A power plant with large smokestacks shown from a distance.

Episode for April 12, 2024

Centralia, Washington, has been cited as a model for how to successfully transition away from coal.  What can the Appalachian region can learn from its example? And the new Farm Bill is being held up in Congress, but conservationists are pushing legislators to get it passed. Plus, the threat of Lyme disease doesn't mean we shouldn't enjoy the outdoors. News about a $1 million-dollar fine for a gas leak that was called the country's worst climate disaster in 2022, EPA's new rule for PFAS in drinking water and a class action settlement with Norfolk Southern.
A small river flows next to a tiny hamlet in the winter.

Episode for April 5, 2024

The Department of Energy just finalized a rule to make the energy grid more efficient. While local workers are cheering, energy efficiency advocates say it's investing in old technology. Some students in Pittsburgh got a chance to compose songs, poems and create art all about birds. Construction on the first section of 53 miles of trails in central Pa. is set to begin. Plus, we answer questions from adults and kids about the upcoming solar eclipse. We have news about more federal funds to clean up abandoned mineland and acid mine drainage, how withdrawing water for fracking from a popular creek could impact a threatened fish, and a lawsuit against a crypto miner and Gov. Josh Shapiro.
a stream bank with orange rocks

Episode for March 29, 2024

The Lackawanna River in northeastern Pennsylvania was once polluted from mining and sewage. We profile the longtime leader of a conservation group who spearheaded its cleanup. Chemical recycling plants that turn plastic into fuels and other materials have been proposed in Pennsylvania, West Virginia and Ohio. Why some residents worry about pollution and safety. Plus, a Penn State professor gives us the scoop on why the upcoming solar eclipse is such a big deal. A Pennsylvania college student is developing a new technology could save one million horseshoe crabs each year. We have news about a federal grant that will help build the largest solar farm in Pennsylvania, why the West Virginia governor vetoed a bill expanding renewable energy, and why activists in Virginia think a fine for a major pipeline project is too small.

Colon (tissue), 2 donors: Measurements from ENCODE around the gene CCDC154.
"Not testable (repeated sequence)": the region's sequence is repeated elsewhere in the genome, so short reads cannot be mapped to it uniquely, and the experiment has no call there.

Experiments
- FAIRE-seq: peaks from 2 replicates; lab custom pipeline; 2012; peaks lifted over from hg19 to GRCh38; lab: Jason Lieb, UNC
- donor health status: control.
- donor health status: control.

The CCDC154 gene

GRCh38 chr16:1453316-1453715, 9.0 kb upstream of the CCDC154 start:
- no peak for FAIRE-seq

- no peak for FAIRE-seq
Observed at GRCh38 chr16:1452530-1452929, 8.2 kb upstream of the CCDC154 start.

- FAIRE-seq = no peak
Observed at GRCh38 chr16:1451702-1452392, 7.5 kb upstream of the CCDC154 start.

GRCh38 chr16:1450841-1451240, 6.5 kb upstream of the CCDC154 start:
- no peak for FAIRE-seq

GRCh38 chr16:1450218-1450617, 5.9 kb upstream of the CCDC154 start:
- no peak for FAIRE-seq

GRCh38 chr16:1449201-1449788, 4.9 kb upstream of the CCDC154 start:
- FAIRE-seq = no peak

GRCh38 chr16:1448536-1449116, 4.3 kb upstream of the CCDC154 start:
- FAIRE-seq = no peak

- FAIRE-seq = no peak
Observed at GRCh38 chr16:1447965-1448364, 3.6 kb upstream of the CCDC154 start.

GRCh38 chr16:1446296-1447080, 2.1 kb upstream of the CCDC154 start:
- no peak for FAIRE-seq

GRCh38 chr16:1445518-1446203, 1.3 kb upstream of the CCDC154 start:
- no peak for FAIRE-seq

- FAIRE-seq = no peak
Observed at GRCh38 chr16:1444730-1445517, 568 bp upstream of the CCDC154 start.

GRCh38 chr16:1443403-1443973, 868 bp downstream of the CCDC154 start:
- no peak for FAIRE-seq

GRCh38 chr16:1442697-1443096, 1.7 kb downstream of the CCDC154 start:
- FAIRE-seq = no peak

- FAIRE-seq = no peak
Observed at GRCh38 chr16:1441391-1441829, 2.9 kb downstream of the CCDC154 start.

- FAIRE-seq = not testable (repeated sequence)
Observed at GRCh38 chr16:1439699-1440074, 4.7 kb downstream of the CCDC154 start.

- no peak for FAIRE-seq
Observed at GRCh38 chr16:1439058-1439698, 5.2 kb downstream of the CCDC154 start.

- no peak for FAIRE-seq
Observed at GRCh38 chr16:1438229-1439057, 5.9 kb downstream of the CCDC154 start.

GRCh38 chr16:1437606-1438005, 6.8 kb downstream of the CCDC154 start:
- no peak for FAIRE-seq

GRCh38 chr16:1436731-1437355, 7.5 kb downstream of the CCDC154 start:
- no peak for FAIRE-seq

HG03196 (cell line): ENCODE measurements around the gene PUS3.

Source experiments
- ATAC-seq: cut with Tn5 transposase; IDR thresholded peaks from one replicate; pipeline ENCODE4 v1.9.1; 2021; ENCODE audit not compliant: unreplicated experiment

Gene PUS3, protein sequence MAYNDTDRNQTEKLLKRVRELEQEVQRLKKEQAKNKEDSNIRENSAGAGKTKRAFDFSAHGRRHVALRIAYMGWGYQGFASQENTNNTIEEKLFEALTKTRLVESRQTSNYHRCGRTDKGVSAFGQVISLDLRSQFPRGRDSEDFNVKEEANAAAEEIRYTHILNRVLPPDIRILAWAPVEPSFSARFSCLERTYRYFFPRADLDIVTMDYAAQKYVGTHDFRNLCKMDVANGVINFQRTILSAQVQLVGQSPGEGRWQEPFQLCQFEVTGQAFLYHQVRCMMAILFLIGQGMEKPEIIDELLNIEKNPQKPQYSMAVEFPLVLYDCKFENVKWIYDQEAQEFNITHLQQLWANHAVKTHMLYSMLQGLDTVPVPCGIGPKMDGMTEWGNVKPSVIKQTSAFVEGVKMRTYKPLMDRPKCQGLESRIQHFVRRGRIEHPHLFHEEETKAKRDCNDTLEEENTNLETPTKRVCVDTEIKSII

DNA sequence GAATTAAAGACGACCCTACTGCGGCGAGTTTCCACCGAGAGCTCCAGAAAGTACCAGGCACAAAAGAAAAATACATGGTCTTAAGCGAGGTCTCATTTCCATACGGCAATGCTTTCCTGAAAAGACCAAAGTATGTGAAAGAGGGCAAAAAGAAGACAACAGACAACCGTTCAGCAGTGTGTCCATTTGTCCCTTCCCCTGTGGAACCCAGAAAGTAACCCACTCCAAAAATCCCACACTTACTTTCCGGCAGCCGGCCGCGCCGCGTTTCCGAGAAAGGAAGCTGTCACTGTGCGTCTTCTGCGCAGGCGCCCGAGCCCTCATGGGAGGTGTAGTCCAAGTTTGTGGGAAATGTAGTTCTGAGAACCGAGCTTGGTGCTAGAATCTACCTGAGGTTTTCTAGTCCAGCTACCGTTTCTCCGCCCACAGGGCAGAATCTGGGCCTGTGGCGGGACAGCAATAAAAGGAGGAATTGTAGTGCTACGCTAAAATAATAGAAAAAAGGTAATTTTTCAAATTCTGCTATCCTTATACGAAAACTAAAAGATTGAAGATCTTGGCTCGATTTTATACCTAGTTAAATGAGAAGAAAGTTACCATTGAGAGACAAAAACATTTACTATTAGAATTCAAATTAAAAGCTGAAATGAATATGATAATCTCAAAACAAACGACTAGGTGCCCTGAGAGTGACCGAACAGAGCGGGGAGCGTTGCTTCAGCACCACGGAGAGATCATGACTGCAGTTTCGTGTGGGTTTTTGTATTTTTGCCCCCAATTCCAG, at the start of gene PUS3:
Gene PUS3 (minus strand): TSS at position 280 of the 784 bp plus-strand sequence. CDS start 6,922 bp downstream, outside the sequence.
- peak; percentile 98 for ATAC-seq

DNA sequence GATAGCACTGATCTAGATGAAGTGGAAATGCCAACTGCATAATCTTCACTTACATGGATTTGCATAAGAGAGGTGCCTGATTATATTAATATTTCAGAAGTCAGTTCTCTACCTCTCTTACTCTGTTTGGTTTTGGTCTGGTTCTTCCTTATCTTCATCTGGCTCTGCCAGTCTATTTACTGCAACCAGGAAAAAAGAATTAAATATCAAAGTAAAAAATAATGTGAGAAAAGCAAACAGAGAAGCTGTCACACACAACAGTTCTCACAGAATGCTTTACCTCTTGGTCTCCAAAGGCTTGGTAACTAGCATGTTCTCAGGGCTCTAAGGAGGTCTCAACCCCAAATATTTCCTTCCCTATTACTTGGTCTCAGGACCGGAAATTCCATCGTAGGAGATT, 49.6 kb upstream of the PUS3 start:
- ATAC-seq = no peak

Rolls of maps with hand written tags hanging over shelves.

Episode for March 22, 2024

Companies can take advantage of federal tax credits by capturing their carbon emissions to keep them out of the atmosphere. Now farmers and others are being approached to lease their land to bury this carbon underground. Plus, we'll hear about an effort to preserve the records of a Pennsylvania coal company. And springtime is nestcam season, prompting some bird lovers to worry over the drama unfolding on their screens. A longtime nest watcher has some advice. We have news about the plastic bag ban in Pittsburgh, a Superfund site in Jefferson County and private well testing in East Palestine.
A massive tower of flames with black smoke as seen from afar

Episode for March 15, 2024

A new study finds that petrochemical plants like Shell's ethane cracker in Pennsylvania are getting billions in subsidies while breaking environmental laws. Plus people who live near construction sites along the Mountain Valley Pipeline say regulators won't return their calls about water pollution from the project. Drexel researchers are gearing up to conduct ozone research in the atmosphere during the solar eclipse. And, as winters have warmed, the map that millions of gardeners rely on has been updated. We have news about proposals by Gov. Josh Shapiro for a cap-and-trade carbon program and new renewable energy standards, and how climate change is impacting honeybees.